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The maintenance of variation in avian personality: the role of the social environment

07 January 2011

PhD ceremony: Ms. E. Fuciková, 13.15 uur, Academiegebouw, Broerstraat 5, Groningen

Title: The maintenance of variation in avian personality: the role of the social environment

Promotor(s): prof. M.E. Visser

Faculty: Mathematics and Natural Sciences

The decrease in biodiversity is a global problem. This loss is often caused by a lack of variation within species in the ability to cope with environmental changes. I tested how selection on and the maintenance of variation in great tit (Parus major) personality depends on the phenotypes present in the social environment. I thereby focussed on negative frequency-dependent selection (nFDS), in which the rarer phenotype has the highest fitness. Yearly fitness was studied by investigating adult survival, reproductive success (number of juveniles a breeding pair produced that recruited) and juvenile survival. In the analyses of the long-term data I show an impact of the personality phenotypes in the social environment on adult survival if own personality is included, on reproductive success independent of parents personality, but not on juvenile survival. Years differed in type and in direction of selection and nFDS acted on personality via adult survival only in one year. A field experiment confirmed these results: selection differed between the sexes in adult survival but was not detected in reproductive success. Therefore, I propose that social and non-social environmental heterogeneity triggers variation in and the direction of selection on personality. Interactions of different selection mechanisms together with age and sex differences contribute to the maintenance of variation in personalities. Hence, evolutionary processes depend on variation and fluctuations in local conditions in which the composition of the social environment is an important factor. Finally, I stress the importance of variation in local social and non-social conditions for species conservation.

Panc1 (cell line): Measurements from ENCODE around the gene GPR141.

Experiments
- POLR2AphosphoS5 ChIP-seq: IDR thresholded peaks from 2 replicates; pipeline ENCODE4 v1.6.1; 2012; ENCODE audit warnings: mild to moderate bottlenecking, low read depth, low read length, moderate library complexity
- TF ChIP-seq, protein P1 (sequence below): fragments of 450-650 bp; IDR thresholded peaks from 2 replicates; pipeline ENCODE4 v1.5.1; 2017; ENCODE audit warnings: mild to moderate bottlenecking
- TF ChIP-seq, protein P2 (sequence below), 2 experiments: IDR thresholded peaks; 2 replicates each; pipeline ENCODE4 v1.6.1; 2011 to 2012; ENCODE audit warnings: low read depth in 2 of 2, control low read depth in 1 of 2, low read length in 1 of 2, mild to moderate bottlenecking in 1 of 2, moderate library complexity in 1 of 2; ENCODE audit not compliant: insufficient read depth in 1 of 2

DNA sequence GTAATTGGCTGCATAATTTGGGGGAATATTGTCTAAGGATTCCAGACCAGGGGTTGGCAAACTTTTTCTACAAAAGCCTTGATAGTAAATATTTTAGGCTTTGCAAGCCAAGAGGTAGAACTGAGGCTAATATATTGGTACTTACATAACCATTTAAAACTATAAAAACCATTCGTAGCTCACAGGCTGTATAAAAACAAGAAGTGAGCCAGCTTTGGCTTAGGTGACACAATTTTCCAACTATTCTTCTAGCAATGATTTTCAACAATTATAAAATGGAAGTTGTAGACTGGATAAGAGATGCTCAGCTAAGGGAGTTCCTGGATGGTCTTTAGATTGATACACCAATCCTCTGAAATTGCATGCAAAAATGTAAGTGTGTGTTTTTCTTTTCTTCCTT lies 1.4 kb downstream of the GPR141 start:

Last modified:10 January 2018 1.57 p.m.

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